After a year I started working with a trainer to finetune my routine. After three session with him, I was on a standard push/pull/legs split, six days a week with way more lifting. It was then, I started seeing more progress in my strength and physique, particularly my traps and shoulders.

I threw in some cardio by adding in running a few times a week, anywhere from one to three miles, usually on a treadmill. I also joined a climbing gym and would go one to three times a week. Around this time I started bulking again. It was a lot, but as long as I ate enough protein and got enough rest, I seemed to be adding strength and muscle. During this time my strength shot up, I went from a 160-pound bench press to 200 pounds.
When the pandemic hit in mid-2019, I just kept working out harder, and continued to bulk. It was a good combo because I was eating a lot because of stress and boredom, but lifting heavier and heavier. Around September of 2020, I started to cut again, fairly aggressively. I was doing about 1800 calories while weighing about 172.

After about three months, I was down to about 158. I was fairly lean and had retained a decent amount of muscle. But my strength had cratered.
Overall I felt pretty weak compared to the peak of my bulk and my squats suffered a lot. I was at roughly 13 percent body fat and couldn’t get that number any lower without feeling terrible, so I decided to bulk back up. I also started taking a creatine supplement at this time. After a month of upping my caloric intake and taking creatine, my strength rebounded like crazy, and my muscles filled back out while still remaining fairly lean. This is where my final picture in July 2021 at roughly 13-14 percent body fat but much more muscle, strength, and overall happiness.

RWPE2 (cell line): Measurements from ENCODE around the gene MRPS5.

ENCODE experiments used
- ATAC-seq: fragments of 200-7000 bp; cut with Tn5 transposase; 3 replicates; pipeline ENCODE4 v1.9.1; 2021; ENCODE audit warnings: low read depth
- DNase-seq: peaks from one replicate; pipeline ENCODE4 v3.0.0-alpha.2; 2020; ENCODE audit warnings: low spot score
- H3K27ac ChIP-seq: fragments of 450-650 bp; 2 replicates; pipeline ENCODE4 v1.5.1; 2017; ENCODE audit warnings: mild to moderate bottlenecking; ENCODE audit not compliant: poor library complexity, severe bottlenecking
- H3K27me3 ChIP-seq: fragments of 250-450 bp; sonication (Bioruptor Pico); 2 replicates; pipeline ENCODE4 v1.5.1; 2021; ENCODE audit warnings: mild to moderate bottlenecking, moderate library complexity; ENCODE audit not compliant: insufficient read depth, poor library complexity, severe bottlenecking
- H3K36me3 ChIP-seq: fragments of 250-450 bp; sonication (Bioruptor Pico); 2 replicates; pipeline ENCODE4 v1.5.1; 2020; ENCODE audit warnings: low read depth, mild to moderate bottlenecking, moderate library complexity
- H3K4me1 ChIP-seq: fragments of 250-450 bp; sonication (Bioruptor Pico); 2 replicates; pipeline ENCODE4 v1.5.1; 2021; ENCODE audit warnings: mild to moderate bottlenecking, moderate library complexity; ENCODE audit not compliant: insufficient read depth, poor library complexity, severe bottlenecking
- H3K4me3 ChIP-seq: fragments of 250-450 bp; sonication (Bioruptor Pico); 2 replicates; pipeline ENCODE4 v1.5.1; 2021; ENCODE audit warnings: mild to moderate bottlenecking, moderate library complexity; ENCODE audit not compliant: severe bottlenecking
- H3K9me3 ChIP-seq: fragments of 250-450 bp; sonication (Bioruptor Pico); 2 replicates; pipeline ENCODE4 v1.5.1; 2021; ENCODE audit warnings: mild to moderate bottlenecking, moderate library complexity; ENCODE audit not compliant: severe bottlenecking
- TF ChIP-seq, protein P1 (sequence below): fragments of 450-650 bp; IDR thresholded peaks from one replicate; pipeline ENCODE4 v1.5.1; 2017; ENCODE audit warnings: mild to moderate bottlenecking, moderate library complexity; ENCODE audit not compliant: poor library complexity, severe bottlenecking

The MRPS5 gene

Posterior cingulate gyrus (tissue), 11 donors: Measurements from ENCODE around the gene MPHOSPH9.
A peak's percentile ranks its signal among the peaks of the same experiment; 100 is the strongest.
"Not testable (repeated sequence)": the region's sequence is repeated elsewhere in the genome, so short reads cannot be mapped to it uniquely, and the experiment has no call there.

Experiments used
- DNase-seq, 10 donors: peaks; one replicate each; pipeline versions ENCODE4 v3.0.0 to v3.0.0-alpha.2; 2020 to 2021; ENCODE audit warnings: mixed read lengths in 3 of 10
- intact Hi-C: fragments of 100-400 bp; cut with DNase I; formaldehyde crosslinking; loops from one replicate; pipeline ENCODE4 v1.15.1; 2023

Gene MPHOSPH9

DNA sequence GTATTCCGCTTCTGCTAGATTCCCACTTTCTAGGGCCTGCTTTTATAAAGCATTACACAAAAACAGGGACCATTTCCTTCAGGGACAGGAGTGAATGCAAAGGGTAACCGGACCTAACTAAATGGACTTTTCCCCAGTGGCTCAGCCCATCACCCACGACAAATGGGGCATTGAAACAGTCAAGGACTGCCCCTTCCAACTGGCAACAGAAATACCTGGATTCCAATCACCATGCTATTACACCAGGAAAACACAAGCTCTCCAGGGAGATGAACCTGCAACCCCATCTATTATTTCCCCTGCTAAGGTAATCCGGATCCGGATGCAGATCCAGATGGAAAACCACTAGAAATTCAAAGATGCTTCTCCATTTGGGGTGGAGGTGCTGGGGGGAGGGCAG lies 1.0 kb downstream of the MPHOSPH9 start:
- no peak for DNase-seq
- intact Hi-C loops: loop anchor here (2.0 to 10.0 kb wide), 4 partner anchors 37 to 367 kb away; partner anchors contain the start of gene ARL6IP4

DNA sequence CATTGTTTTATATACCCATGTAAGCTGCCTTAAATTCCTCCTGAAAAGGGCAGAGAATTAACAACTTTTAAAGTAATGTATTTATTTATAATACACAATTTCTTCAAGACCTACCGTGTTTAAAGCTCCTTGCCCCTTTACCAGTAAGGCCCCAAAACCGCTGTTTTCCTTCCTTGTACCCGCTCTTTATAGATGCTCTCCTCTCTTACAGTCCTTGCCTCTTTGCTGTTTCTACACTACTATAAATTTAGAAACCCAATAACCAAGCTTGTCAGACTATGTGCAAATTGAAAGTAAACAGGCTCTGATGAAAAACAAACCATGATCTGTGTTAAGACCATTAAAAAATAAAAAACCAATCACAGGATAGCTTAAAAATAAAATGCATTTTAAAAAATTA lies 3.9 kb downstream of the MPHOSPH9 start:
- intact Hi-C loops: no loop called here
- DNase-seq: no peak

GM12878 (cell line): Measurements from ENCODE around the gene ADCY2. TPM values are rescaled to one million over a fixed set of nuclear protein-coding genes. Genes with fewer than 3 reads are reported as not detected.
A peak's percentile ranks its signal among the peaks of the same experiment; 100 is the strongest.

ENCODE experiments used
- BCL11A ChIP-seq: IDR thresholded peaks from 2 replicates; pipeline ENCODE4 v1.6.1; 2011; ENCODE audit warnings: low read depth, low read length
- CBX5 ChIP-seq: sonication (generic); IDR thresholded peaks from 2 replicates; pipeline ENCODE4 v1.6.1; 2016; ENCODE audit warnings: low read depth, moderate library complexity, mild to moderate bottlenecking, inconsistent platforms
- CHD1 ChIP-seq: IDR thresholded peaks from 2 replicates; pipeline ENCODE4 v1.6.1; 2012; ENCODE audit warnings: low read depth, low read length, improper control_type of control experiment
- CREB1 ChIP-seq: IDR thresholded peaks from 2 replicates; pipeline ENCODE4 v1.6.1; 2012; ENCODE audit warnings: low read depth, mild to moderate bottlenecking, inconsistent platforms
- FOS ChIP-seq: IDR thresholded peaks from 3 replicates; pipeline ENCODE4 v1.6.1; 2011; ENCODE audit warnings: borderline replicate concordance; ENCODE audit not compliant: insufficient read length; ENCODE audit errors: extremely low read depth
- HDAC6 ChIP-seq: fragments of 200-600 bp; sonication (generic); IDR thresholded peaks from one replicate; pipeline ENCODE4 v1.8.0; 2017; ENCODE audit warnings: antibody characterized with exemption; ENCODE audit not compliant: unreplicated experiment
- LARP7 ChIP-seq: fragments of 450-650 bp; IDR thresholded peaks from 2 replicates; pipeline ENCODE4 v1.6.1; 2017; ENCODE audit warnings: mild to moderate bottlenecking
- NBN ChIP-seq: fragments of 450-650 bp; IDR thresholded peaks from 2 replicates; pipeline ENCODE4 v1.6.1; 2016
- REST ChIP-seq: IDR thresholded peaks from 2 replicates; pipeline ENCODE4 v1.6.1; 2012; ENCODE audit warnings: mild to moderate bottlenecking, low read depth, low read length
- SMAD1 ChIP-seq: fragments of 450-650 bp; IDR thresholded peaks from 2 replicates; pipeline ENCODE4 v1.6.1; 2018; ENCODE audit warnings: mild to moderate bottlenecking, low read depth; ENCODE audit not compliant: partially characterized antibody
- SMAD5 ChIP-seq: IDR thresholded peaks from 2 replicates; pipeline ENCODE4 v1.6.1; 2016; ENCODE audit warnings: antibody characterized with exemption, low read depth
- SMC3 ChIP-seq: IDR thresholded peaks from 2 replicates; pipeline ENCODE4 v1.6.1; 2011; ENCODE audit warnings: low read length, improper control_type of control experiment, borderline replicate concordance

At this point, my workouts were the most satisfying they’d ever felt. Whereas before working out had been somewhat painful and arduous, it now became extremely satisfying to push myself hard. I have since continued to bulk and I have cycled off then back on creatine. I plan to bulk through the winter and do a several month cut starting around March 2022.
As someone who ultimately remained at their start weight, there are some crazy transformations out there that are just not realistic for most people. So it’s important to have realistic expectations, especially when you are only a year or so into working out. Take your time. Every little change you make takes weeks to start seeing results, but be committed to making it a lifestyle. I knew the real satisfying results would take three to four years of working out, and they’ve definitely shown up.

Friends and family all seemed to notice and give compliments very early on. The biggest positive side effect of my journey is just feeling strong and healthy, and having more self respect. The whole experience has been simultaneously humbling and motivating.
As far as future goals, I want to finish my bulk and do one more cut, which should put me at the four year mark since starting working out. I hope to then switch back to lifting three days a week, and maintaining my strength and physique as long as possible.